Three films depicting Filipino weaving and pottery making will be preserved with a grant from the National Film Preservation Foundation
The Human Studies Film Archives has more than 8 million feet of ethnographic film
CLOSING SEPTEMBER 15, 2000 TO JUNE
1, 2001. In preparation for its move
to the Museum
Support Center in Suitland, Maryland, the National Anthropological
Archives will close its doors between September, 2000 and June, 2001.
During this period, the NAA's staff and volunteers
will catalogue, conserve and crate the archives' collections, which
now comprise 7,800 linear feet of ethnographic fieldnotes and manuscripts,
400,000 photographs, 8 million feet of ethnographic film, 600 hours
of video, and 2,500 sounds recordings. Although the NAA will be temporarily
closed to visiting researchers, archives staff will continue to provide
reference and duplication services, as moving conditions permit.
NEW THIS MONTH: ONLINE FINDING AIDS FOR THE PAPERS OF:
Also available is a finding aid for the Manuscript and Pamphlet File, a miscellaneous collection of correspondence, notes, drawings, maps, photographs, administrative reports and other documents produced and collected by ethnology curators and research collaborators in the Department of Anthropology of the United States National Museum (later, the National Museum of Natural History) between 1880 and 1960.
NAA RECEIVES GRANT FROM NATIONAL FILM PRESERVATION FOUNDATION. The archives has received a $3,950 grant from the NFPF to help preserve Whipple Hall's film footage of the Philippines. This award is one of the first federally supported grants made available through the National Film Preservation Foundation, a nonprofit organization created by Congress to save America's film heritage.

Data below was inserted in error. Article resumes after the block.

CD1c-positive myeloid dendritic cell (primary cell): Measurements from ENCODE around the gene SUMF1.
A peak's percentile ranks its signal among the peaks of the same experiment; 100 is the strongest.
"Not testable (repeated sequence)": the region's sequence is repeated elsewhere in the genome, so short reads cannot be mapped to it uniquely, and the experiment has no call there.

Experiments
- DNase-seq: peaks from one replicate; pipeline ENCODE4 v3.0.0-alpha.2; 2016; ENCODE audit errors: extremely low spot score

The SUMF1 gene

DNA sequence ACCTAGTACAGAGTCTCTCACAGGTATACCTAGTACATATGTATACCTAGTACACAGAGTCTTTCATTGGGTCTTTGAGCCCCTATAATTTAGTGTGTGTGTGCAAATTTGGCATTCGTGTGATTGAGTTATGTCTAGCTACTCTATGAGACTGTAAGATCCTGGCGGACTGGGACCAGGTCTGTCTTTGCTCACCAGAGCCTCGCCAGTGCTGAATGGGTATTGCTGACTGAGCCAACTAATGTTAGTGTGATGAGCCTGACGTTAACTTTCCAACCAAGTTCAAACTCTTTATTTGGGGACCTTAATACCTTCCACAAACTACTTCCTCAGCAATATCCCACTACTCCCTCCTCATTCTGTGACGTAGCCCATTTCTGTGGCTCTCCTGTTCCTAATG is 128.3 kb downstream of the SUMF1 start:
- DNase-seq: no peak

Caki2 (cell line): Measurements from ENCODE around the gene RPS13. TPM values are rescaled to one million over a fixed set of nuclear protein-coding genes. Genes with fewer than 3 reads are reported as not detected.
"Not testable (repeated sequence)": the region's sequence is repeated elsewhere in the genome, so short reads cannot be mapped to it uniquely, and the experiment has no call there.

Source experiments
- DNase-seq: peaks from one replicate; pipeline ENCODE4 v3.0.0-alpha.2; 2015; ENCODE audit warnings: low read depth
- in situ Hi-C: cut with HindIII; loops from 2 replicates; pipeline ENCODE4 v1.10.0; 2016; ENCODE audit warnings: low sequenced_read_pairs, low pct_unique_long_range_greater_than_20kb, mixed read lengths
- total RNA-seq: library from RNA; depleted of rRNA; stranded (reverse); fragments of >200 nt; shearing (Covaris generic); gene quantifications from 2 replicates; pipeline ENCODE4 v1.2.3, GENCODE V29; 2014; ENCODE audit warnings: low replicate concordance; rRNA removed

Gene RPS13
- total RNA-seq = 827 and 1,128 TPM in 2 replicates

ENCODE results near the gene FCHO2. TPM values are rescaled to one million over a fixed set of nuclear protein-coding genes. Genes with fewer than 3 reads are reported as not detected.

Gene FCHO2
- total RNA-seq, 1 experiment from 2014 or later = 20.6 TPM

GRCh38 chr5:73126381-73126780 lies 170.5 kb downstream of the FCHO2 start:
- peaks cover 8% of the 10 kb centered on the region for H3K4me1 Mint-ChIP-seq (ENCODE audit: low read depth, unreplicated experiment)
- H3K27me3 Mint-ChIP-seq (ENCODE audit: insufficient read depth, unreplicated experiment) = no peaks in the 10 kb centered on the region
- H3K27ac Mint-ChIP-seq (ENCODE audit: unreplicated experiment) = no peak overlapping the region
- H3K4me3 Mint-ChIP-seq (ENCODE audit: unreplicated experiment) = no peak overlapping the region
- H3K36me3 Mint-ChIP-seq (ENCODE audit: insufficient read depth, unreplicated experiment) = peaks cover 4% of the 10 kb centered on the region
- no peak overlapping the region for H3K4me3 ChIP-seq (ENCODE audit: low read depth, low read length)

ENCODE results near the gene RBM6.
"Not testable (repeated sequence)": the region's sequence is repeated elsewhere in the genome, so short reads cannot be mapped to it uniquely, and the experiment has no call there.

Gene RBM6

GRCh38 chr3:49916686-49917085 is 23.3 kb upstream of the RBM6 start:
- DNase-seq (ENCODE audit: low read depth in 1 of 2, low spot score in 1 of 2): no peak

Whipple Hall was an American businessman who settled in the Philippines before the First World War. After a wartime stint in the Navy, Hall returned to the Philippines as an importer of paper products. As an amateur film enthusiast, he had a keen interest in material culture as well as an eye for the exotic. His footage contains rare images of ethnic groups living in the northern highlands of Luzon, beyond what was at that time the end of the road north of Manila.
The collection includes three 16mm films taken in the early to mid 30s: Good Friday, East of Bontoc and Firewalkers. Together they provide exceptional illustrations of costume, agriculture, weaving and pottery techniques, basketry and house design as well as use of household items, many of which are identical to those in the Smithsonian's ethnology collections. The NFPF grant will cover laboratory work for a new negative, answer print and video copy for each film roll.
THE WEB PAGES FORMERLY KNOWN AS "WHAT'S NEW"
QUOTED WITHOUT COMMENT: "We never take photographs until we make strong contact with people. We take our time, eat with them, chat, share their lives. We usually try to learn at least 50 words of their language. The best photographs came on the second or third visit, when you feel like one of them." Photographer Carol Beckwith describing her ethnographic methodology, as quoted in The New York Times, Saturday Dec. 4, 1999, page A17
Publication date: August 2000